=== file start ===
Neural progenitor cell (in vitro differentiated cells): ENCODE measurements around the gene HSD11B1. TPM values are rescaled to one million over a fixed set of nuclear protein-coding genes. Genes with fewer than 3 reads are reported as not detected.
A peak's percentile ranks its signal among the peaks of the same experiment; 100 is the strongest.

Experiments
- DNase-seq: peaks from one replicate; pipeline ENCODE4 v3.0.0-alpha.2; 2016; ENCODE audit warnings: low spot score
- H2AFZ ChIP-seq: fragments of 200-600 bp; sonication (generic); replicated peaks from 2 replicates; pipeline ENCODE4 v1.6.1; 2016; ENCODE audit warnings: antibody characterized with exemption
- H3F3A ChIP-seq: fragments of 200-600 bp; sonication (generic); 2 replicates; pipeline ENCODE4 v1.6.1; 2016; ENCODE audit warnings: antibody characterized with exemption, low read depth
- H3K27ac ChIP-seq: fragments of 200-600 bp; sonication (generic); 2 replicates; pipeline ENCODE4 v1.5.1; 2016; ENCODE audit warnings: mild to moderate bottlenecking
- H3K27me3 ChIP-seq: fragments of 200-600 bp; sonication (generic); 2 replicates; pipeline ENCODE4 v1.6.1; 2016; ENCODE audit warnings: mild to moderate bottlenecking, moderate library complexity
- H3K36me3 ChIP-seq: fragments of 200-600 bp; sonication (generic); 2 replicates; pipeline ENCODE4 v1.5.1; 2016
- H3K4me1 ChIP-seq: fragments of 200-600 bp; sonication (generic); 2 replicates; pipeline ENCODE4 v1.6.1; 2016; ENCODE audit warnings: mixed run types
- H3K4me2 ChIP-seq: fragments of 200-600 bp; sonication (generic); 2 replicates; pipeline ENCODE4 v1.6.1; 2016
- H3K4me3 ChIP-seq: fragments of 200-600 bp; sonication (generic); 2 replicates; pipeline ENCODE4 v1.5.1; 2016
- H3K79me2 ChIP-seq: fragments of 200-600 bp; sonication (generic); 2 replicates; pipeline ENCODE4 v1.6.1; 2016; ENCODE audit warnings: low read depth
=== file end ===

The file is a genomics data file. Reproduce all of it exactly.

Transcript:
Neural progenitor cell (in vitro differentiated cells): ENCODE measurements around the gene HSD11B1. TPM values are rescaled to one million over a fixed set of nuclear protein-coding genes. Genes with fewer than 3 reads are reported as not detected.
A peak's percentile ranks its signal among the peaks of the same experiment; 100 is the strongest.

Experiments
- DNase-seq: peaks from one replicate; pipeline ENCODE4 v3.0.0-alpha.2; 2016; ENCODE audit warnings: low spot score
- H2AFZ ChIP-seq: fragments of 200-600 bp; sonication (generic); replicated peaks from 2 replicates; pipeline ENCODE4 v1.6.1; 2016; ENCODE audit warnings: antibody characterized with exemption
- H3F3A ChIP-seq: fragments of 200-600 bp; sonication (generic); 2 replicates; pipeline ENCODE4 v1.6.1; 2016; ENCODE audit warnings: antibody characterized with exemption, low read depth
- H3K27ac ChIP-seq: fragments of 200-600 bp; sonication (generic); 2 replicates; pipeline ENCODE4 v1.5.1; 2016; ENCODE audit warnings: mild to moderate bottlenecking
- H3K27me3 ChIP-seq: fragments of 200-600 bp; sonication (generic); 2 replicates; pipeline ENCODE4 v1.6.1; 2016; ENCODE audit warnings: mild to moderate bottlenecking, moderate library complexity
- H3K36me3 ChIP-seq: fragments of 200-600 bp; sonication (generic); 2 replicates; pipeline ENCODE4 v1.5.1; 2016
- H3K4me1 ChIP-seq: fragments of 200-600 bp; sonication (generic); 2 replicates; pipeline ENCODE4 v1.6.1; 2016; ENCODE audit warnings: mixed run types
- H3K4me2 ChIP-seq: fragments of 200-600 bp; sonication (generic); 2 replicates; pipeline ENCODE4 v1.6.1; 2016
- H3K4me3 ChIP-seq: fragments of 200-600 bp; sonication (generic); 2 replicates; pipeline ENCODE4 v1.5.1; 2016
- H3K79me2 ChIP-seq: fragments of 200-600 bp; sonication (generic); 2 replicates; pipeline ENCODE4 v1.6.1; 2016; ENCODE audit warnings: low read depth